Sunday, October 5, 2008

What Blocks School Improvement

Before No Child Left Behind was even a glint in the nation's eye, Bill Clinton proposed Goals 2000 (the Educate America Act)in the early years of his first term. Originally its focus was on the formulation of national educational standards; but this emphasis quickly failed. What happened?

Education Week claims “Fears that the program would lead to federal control over local curriculum decisions drove Congress, governors and school administrators to move Goals 2000 away from its standards emphasis toward a loosely affiliated series of projects and computer purchases.” But was fear of federal control the real bugbear?

I don’t think so. We shy away from meaningful national education standards because every attempt at their formulation collides with the elemental fact that there is no consensus regarding what American kids should know and be able to do; nor is there agreement on how they should do it. When we launch national educational goal setting efforts, they inevitably founder on this rock of disagreement.

An alternative, imposed by No Child Left Behind, is to require states to set standards. But that doesn't alter the fact that there is little or no deep agreement at the state level. As soon as state legislators begin to define the details the whole thing tends to either break down into acrimonious haggling or we end up with standards that lack broad public support.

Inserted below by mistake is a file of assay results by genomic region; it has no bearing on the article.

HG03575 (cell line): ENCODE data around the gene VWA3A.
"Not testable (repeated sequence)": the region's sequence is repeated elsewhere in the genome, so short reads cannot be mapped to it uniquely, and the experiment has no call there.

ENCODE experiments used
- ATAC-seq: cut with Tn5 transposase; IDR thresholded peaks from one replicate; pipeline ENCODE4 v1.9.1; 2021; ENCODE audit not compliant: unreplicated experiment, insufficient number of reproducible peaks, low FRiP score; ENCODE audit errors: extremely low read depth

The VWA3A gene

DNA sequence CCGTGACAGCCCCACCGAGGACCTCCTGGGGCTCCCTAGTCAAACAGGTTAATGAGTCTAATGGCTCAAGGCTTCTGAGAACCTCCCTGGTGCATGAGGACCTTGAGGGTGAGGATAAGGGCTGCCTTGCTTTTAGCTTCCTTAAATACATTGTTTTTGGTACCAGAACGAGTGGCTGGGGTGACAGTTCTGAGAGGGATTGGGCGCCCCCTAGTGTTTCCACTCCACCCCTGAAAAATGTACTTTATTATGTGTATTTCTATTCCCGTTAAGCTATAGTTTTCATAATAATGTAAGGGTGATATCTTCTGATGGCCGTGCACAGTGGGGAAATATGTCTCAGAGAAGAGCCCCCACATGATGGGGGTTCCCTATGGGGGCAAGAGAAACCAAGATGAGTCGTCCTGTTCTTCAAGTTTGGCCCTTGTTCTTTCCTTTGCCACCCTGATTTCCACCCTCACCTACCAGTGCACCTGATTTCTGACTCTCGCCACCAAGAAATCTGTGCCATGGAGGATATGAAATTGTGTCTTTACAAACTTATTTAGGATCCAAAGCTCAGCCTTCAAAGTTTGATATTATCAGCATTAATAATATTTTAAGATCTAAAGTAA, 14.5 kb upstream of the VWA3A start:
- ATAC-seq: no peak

What about generating standards at the level of the 16,000 plus school districts? After all districts are often far more uniform than entire states can be. Nevertheless, in the vast majority of districts deep agreement still is non-existent. Try to reach agreement on any truly fundamental matter, say at a school board meeting, and just watch blood pressures rise as consensus evaporates.

This fundamental lack of agreement concerning the means and ends of public schooling is the basic reality that has troubled, presently troubles and will continue to trouble every serious effort at school improvement. The only way to generate consensus, and it will be a superficial one at that, is by formulating goals that are so vague as to be practically useless.

Google a sample of school district mission statements and see for yourself. Every one of them will rely on happy talk and buzz words. In this way a shallow and practically useless consensus is maintained. And as soon as we press for details the whole thing falls apart.

What is to be done? Continue to concoct superficial, warm and fuzzy goals and then ignore them when real work needs to be done.

Trouble is that strategy puts real pressure on superintendents, principals and, especially, teachers. That's because the closer you get to actual classroom practice the more useless, or even counterproductive, vague goals become. When its time to teach reading, for example, detailed decisions have to be made. That's why every classroom teacher should adopt Harry Truman's motto, "THE BUCK STOPS HERE!"

To further examine these and related issues, see articles at

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